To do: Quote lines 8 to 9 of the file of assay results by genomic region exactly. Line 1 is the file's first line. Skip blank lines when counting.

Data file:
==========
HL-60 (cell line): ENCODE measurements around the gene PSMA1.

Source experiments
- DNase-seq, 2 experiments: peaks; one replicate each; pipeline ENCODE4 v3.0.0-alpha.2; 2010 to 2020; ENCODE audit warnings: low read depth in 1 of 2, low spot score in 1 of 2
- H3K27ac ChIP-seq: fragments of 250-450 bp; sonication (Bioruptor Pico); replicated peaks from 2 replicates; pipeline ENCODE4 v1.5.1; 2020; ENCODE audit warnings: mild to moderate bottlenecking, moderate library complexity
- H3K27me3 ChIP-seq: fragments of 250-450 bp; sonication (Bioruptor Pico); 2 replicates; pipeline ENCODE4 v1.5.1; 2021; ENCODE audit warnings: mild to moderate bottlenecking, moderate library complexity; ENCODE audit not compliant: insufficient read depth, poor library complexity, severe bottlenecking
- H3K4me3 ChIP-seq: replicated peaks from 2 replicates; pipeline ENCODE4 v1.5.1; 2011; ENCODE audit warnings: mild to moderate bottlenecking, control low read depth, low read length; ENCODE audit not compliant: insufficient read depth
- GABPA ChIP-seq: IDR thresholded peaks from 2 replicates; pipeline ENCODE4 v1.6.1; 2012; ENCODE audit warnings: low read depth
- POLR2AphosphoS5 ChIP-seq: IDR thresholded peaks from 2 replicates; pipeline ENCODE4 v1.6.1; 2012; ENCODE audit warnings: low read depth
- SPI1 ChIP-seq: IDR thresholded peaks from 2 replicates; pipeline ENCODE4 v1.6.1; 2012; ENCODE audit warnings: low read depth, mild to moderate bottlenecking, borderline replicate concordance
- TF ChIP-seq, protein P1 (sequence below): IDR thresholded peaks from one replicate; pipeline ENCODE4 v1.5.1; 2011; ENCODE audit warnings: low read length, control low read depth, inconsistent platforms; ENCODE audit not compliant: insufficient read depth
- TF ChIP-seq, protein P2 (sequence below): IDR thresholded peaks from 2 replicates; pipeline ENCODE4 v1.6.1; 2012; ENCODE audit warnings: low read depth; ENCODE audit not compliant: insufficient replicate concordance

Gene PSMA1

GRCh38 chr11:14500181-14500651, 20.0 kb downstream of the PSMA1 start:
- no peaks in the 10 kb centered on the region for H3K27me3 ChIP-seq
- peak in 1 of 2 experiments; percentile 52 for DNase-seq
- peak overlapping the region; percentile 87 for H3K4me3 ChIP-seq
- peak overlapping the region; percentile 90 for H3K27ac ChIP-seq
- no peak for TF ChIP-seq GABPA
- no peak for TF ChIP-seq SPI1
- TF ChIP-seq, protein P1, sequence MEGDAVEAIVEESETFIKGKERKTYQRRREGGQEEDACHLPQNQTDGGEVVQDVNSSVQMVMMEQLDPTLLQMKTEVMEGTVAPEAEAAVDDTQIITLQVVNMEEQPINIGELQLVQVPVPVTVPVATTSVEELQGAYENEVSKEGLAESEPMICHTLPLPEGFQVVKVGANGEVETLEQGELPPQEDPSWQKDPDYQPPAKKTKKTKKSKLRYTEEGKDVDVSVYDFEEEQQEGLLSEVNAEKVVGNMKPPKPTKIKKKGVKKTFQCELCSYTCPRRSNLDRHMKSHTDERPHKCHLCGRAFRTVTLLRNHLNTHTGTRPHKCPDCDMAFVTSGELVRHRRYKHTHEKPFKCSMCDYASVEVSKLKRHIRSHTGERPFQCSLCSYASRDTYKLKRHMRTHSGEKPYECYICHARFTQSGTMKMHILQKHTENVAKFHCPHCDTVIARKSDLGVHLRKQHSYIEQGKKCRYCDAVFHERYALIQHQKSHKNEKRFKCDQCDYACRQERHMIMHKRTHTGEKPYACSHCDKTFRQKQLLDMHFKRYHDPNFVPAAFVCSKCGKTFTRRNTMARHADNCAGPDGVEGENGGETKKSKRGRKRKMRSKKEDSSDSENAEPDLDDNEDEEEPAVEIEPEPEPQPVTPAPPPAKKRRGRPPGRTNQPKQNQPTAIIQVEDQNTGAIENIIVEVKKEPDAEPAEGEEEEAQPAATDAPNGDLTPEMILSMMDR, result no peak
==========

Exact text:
- POLR2AphosphoS5 ChIP-seq: IDR thresholded peaks from 2 replicates; pipeline ENCODE4 v1.6.1; 2012; ENCODE audit warnings: low read depth
- SPI1 ChIP-seq: IDR thresholded peaks from 2 replicates; pipeline ENCODE4 v1.6.1; 2012; ENCODE audit warnings: low read depth, mild to moderate bottlenecking, borderline replicate concordance